Song site 5 – The Wark o’ the Weavers
Listen to the recording and see the lyrics
Where are we?
Robinson Reserve, between Barkly St and Marine Parade
What are we looking at?
This triangular park, filled with rows of palm trees, is opposite Point Ormond and the beach. It’s quiet these days, but during the mid-late 19th Century this part of Elwood was very different. An abattoir, human manure depot, kennels for hunting hounds, an artillery battery, and a rifle range, made this swampy area noisy, dangerous, and smelly! This was also the location of Victoria’s first quarantine station.
In 1840 a ship called the Glen Huntley approached Melbourne, filled with Scottish emigrants. The ship was declared a “plague ship” due to typhus on board. Melbourne authorities quickly set up a tent quarantine station, with separate tents for those infected or unaffected by the fever. Three passengers died here, and were buried on Little Red Bluff (now known as Point Ormond). One of these victims was John Craig, a weaver from Paisley in Scotland. His wife was now alone in a new country, with seven fatherless children to support.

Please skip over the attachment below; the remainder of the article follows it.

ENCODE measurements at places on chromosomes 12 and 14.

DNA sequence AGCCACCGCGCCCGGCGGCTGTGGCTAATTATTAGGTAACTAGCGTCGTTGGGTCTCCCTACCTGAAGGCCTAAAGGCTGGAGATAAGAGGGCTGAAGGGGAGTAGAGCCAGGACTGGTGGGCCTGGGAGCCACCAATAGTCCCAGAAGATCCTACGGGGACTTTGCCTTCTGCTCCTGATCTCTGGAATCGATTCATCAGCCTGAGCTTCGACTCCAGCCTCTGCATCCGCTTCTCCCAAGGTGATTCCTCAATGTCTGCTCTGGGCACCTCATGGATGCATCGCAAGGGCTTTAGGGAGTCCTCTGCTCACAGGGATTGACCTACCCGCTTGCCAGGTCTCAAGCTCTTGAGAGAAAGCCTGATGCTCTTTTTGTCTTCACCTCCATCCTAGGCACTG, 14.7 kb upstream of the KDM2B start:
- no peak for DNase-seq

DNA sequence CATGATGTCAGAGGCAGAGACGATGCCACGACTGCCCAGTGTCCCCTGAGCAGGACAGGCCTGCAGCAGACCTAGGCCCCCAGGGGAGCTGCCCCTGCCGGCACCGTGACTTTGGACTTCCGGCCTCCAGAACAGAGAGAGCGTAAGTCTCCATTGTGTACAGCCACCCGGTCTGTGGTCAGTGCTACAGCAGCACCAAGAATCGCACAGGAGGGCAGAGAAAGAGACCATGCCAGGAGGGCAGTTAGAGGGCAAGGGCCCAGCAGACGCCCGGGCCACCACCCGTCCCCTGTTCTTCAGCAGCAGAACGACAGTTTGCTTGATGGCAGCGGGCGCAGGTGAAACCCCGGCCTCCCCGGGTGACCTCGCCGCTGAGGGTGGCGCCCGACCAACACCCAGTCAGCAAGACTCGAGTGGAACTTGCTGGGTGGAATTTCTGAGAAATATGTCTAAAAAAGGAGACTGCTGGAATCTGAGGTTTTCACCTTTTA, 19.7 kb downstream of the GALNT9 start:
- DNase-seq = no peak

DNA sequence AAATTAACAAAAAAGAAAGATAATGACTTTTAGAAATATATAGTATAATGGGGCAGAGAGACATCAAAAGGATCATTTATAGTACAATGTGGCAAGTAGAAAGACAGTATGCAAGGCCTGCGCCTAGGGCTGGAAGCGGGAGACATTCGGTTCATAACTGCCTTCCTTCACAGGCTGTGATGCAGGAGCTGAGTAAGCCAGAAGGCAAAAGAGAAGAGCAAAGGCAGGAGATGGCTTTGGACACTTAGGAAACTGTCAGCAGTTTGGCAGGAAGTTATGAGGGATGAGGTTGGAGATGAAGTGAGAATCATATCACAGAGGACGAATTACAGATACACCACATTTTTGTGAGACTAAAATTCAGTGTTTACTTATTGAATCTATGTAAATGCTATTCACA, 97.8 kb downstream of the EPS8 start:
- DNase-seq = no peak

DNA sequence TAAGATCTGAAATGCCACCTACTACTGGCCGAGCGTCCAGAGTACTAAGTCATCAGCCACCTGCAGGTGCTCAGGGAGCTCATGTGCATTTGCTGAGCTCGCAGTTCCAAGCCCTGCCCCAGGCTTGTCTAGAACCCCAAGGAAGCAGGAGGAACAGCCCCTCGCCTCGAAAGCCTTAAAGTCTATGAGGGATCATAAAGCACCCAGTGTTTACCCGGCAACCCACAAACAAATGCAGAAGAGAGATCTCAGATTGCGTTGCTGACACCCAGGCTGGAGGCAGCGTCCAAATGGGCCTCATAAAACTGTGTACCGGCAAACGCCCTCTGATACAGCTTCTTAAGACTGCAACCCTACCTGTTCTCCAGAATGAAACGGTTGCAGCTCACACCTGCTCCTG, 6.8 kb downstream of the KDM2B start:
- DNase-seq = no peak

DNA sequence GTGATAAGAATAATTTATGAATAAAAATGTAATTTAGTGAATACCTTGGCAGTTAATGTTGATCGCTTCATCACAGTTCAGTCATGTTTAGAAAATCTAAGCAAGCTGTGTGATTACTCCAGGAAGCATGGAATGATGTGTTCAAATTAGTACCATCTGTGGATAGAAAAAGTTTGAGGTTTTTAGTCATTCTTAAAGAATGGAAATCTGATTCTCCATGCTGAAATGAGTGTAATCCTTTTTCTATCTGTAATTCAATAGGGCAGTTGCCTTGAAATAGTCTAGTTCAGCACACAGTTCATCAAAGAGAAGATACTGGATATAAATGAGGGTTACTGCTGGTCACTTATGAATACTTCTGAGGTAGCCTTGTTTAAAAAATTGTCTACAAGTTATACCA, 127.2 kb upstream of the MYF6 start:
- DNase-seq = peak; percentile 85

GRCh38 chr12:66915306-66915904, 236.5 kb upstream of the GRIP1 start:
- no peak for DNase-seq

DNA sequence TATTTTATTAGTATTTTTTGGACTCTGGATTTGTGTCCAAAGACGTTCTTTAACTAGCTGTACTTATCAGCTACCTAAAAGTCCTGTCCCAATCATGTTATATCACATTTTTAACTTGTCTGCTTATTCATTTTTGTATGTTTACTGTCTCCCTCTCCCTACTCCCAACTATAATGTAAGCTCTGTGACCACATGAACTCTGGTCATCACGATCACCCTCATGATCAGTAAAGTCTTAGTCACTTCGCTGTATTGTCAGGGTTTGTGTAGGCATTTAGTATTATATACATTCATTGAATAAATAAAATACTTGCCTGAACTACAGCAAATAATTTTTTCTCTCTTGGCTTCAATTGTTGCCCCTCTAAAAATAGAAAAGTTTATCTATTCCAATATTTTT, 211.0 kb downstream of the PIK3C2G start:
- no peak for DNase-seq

What song are we singing here?
The Wark o’ the Weavers is the song we have chosen to honour the early Scottish arrivals in Elwood, and in particular the life of John Craig. The first part of the song is written in Lallans Scots, and is a traditional weavers’ solidarity song celebrating the primacy of the weaver’s work. As the song says, if we didn’t have cloth, we wouldn’t have clothes, and then what would we do? Indeed.
Paisley was an important industrial town in Scotland, renowned for its weaving trade. However, by 1840 most of the mills had closed down, and more than a quarter of the town’s people were living on poor relief. John Craig probably followed the traditional emigrant path of fleeing economic misfortune in search of a new and better life for his family.
The second part of the song is more sombre. It is the hymn that was sung in 1898, when Craig and the two other Scottish emigrants were re-interred in St Kilda Cemetery at a ceremony attended by St Kilda councillors, and relatives of those who came on the Glen Huntley. Jeannie Marsh has adapted the music of the solidarity song to fit the words, as the original music of the hymn is unknown. The hymn recalls “the perils of the sea” and “the hope of promised land” that have filled the nightmares and dreams of so many newcomers to Australia since 1840.
To learn more about the locations, people, and history of Elwood, the songs, and the Elwood Singing Walking Trail project, please go to Further Information.
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